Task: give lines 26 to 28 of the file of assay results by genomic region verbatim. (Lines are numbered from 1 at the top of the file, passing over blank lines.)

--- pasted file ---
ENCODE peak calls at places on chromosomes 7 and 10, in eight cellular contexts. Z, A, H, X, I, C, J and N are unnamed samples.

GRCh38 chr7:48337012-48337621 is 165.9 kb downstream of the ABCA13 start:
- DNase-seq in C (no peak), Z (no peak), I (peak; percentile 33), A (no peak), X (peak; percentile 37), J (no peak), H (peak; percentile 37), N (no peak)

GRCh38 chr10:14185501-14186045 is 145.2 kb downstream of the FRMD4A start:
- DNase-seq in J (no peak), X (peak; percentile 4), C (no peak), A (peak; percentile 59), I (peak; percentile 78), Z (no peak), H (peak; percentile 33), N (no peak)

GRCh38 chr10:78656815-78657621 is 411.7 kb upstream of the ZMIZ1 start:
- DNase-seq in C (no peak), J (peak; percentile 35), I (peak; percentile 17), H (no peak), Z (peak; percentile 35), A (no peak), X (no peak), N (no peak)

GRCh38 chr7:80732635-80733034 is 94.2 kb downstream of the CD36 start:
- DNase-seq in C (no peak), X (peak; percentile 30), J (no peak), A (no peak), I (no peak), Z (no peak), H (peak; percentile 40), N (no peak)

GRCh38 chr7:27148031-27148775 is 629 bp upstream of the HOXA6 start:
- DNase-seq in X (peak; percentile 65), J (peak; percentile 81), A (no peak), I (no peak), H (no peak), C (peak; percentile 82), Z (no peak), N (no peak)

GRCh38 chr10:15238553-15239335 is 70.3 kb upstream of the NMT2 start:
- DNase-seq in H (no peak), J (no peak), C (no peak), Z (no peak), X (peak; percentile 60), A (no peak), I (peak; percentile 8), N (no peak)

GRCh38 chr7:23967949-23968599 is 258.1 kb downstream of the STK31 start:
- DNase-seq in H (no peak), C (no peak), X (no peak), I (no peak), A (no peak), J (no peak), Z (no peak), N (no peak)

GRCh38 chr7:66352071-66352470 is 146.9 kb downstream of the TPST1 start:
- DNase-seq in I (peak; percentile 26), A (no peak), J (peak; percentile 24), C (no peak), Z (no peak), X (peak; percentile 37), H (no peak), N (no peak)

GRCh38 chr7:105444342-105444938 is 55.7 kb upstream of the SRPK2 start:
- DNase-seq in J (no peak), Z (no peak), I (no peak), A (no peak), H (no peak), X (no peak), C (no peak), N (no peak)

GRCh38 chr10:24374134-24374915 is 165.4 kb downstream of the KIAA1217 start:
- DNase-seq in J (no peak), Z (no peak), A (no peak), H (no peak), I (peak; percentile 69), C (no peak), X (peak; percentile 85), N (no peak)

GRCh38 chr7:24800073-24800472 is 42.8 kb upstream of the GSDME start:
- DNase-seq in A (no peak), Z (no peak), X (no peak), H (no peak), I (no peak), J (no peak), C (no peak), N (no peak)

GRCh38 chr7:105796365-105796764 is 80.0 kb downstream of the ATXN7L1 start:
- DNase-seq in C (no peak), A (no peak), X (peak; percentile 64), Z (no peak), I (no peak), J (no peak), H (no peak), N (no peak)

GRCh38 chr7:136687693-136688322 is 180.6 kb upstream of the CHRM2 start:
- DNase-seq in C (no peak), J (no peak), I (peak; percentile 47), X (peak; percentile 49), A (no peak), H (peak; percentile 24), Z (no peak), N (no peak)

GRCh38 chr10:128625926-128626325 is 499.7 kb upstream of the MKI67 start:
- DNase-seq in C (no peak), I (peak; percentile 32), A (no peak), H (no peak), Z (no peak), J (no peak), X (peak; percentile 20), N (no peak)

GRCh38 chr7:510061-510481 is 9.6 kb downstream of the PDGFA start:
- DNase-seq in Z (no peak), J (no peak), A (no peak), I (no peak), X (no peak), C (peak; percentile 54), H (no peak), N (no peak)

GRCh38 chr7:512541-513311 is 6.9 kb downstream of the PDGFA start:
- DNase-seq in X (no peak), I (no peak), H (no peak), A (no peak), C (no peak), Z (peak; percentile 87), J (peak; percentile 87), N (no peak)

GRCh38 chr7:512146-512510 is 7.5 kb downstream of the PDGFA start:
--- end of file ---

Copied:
GRCh38 chr7:136687693-136688322 is 180.6 kb upstream of the CHRM2 start:
- DNase-seq in C (no peak), J (no peak), I (peak; percentile 47), X (peak; percentile 49), A (no peak), H (peak; percentile 24), Z (no peak), N (no peak)

GRCh38 chr10:128625926-128626325 is 499.7 kb upstream of the MKI67 start: